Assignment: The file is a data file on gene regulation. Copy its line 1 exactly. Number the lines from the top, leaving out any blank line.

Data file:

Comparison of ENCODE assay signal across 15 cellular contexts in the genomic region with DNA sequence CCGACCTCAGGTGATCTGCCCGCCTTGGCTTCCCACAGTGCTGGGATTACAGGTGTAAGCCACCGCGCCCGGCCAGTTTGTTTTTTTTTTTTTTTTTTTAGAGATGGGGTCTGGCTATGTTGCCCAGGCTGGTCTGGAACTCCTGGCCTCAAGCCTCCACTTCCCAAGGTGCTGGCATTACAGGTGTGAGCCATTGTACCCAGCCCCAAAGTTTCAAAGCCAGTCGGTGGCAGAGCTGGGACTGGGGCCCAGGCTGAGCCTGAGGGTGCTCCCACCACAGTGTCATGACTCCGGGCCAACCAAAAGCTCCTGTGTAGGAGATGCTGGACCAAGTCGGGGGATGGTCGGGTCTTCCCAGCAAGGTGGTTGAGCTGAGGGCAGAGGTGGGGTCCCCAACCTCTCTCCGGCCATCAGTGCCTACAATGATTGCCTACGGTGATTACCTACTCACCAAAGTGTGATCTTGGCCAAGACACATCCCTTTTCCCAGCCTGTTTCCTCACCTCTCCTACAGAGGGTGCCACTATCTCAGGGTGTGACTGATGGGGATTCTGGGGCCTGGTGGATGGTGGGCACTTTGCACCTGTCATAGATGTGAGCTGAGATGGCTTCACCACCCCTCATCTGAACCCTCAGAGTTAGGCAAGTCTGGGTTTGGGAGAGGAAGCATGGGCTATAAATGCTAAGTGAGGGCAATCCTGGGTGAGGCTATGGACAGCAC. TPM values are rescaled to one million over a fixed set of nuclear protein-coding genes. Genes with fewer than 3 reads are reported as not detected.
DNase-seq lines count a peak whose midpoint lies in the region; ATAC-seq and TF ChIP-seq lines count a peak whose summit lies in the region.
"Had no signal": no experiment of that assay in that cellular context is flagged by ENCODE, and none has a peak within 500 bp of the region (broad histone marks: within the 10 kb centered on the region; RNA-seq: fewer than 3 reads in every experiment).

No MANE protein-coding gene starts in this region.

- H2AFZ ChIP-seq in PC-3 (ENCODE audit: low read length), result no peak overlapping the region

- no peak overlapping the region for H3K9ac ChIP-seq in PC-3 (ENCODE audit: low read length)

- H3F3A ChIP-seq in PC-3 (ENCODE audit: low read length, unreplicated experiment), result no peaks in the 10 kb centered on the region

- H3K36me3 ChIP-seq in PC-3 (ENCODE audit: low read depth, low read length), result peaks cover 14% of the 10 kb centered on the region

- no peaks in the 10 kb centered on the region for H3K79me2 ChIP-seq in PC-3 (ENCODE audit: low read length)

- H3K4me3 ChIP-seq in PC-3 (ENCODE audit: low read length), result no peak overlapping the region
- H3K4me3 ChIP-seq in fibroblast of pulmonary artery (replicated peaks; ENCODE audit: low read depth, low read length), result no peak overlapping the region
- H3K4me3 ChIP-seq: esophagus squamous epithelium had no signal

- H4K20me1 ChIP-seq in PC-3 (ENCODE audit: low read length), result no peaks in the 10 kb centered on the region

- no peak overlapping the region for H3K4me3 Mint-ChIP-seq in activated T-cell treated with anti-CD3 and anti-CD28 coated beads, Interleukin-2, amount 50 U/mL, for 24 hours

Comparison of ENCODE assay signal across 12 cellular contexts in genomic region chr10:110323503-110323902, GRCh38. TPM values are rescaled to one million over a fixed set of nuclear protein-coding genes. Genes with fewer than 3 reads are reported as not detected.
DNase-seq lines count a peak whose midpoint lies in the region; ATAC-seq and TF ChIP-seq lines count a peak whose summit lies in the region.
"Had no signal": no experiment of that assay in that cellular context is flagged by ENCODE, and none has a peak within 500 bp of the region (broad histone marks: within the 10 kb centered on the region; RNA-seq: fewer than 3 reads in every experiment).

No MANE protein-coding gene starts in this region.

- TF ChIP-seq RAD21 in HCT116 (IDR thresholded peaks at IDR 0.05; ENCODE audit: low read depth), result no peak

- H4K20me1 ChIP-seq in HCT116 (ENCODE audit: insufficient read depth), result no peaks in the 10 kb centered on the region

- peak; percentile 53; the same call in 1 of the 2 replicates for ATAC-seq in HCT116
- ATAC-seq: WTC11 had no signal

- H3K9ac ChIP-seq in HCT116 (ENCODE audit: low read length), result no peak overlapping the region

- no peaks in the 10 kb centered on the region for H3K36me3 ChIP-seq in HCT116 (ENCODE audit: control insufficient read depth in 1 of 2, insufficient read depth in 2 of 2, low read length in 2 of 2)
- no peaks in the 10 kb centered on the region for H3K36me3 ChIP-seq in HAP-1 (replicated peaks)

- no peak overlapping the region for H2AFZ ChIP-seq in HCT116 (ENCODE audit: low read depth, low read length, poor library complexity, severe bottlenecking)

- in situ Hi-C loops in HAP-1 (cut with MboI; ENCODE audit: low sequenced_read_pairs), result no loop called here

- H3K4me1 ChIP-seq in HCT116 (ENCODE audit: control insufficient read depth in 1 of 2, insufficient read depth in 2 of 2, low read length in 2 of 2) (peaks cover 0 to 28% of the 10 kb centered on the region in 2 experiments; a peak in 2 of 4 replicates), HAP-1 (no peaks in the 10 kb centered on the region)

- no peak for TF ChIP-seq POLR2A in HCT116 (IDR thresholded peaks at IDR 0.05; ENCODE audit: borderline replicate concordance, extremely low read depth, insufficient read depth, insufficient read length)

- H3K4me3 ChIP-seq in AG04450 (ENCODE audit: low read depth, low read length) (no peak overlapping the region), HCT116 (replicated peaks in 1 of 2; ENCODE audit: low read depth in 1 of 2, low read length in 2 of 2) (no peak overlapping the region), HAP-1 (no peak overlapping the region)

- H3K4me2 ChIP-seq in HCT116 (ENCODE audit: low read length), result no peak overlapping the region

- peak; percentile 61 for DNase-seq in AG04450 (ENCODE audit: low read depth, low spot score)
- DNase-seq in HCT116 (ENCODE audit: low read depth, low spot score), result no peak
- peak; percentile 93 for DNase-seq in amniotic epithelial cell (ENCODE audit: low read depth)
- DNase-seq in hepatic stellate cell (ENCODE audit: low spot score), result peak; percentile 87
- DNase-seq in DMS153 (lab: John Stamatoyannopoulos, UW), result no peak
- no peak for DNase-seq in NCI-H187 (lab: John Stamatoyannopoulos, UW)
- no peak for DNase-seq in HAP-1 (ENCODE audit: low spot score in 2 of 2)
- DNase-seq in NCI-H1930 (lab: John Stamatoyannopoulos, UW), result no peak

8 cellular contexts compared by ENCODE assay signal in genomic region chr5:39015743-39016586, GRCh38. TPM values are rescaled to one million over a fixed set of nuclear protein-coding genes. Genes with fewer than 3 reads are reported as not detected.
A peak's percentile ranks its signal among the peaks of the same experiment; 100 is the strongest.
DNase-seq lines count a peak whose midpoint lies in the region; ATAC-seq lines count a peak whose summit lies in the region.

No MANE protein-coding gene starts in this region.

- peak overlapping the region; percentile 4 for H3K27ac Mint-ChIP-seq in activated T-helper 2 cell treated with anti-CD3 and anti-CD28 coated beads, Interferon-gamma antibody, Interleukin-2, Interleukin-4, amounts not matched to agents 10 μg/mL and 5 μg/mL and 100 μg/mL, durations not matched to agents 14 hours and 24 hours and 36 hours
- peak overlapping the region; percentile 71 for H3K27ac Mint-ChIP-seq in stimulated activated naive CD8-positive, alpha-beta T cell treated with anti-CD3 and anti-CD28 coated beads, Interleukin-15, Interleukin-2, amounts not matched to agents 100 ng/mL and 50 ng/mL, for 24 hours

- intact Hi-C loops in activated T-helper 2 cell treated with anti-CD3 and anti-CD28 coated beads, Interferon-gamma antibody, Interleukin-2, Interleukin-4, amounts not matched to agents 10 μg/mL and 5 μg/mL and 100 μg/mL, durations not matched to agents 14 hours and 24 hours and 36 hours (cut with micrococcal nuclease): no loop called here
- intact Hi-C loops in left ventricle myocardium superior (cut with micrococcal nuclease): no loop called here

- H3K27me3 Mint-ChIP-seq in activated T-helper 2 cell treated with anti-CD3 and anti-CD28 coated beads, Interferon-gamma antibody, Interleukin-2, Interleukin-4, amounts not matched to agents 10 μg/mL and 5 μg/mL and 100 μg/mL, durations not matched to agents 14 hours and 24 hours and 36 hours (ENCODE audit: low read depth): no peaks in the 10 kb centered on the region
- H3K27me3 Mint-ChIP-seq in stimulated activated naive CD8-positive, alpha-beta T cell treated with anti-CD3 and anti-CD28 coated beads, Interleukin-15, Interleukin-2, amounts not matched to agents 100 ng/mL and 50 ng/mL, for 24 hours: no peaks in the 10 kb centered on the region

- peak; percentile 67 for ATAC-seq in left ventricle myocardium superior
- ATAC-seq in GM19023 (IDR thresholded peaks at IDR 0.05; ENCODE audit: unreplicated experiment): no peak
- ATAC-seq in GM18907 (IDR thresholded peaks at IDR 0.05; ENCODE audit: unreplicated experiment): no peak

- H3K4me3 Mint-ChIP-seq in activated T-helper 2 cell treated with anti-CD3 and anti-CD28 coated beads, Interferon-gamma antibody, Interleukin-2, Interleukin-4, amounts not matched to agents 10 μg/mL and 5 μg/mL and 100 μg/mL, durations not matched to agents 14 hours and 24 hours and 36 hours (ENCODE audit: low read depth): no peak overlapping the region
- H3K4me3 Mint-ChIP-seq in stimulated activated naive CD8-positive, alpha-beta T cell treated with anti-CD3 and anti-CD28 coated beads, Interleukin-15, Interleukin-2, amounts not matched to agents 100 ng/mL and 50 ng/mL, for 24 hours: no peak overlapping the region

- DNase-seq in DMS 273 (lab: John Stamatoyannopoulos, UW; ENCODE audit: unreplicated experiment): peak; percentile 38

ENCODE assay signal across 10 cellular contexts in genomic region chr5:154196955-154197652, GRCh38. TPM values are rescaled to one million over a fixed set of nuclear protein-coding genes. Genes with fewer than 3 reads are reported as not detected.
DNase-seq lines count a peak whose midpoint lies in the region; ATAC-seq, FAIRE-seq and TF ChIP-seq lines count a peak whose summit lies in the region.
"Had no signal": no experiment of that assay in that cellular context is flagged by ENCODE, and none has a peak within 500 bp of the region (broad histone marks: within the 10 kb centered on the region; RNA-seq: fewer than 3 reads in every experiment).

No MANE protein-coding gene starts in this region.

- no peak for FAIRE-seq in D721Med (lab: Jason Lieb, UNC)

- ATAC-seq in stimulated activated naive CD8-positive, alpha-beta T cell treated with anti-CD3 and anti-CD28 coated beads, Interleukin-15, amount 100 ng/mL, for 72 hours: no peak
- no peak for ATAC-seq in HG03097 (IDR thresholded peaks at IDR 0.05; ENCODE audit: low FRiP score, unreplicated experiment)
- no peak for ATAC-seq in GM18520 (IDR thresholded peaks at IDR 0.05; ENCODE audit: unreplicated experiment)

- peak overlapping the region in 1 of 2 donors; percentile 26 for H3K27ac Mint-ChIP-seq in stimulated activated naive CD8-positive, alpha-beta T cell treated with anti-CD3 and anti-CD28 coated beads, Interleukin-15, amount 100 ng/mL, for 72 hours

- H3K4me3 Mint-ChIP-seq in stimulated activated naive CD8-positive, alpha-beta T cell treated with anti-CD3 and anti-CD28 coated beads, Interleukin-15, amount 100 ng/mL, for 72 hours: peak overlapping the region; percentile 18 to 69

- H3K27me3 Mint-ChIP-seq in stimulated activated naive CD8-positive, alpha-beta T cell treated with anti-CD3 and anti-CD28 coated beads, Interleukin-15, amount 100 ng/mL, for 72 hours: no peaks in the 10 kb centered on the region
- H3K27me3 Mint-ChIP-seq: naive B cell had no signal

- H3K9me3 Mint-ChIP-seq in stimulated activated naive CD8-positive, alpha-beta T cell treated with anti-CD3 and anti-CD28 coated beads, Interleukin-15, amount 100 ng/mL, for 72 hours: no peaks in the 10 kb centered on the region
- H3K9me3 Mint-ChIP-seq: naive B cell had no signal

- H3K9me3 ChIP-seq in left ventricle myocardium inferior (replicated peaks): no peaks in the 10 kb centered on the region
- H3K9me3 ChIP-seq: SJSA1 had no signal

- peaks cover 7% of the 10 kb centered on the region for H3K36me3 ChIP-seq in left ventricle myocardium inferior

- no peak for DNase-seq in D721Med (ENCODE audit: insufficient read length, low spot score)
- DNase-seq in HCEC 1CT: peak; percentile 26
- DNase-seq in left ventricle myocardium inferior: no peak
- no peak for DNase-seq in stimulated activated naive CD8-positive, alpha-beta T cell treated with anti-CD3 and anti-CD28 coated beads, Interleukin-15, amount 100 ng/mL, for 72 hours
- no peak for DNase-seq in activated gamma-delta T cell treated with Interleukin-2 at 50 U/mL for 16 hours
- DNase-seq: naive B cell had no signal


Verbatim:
Comparison of ENCODE assay signal across 15 cellular contexts in the genomic region with DNA sequence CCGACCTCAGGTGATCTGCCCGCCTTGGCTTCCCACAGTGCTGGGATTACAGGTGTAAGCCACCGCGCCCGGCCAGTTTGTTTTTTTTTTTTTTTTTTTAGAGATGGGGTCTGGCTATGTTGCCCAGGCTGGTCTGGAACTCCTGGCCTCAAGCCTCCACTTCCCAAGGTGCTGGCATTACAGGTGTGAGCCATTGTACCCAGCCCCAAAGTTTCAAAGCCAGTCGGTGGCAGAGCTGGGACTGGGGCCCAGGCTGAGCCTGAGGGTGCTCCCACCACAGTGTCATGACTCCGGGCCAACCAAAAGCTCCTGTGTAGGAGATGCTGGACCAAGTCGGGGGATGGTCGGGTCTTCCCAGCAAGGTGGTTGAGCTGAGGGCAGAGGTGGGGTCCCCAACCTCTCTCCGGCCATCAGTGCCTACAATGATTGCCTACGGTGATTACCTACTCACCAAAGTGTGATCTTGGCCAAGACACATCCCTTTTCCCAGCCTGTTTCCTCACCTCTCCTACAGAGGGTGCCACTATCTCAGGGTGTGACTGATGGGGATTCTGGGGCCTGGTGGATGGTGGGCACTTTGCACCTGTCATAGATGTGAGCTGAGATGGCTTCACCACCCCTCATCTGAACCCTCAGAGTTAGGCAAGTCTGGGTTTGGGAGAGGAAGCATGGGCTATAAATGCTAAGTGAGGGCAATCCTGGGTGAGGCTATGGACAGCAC. TPM values are rescaled to one million over a fixed set of nuclear protein-coding genes. Genes with fewer than 3 reads are reported as not detected.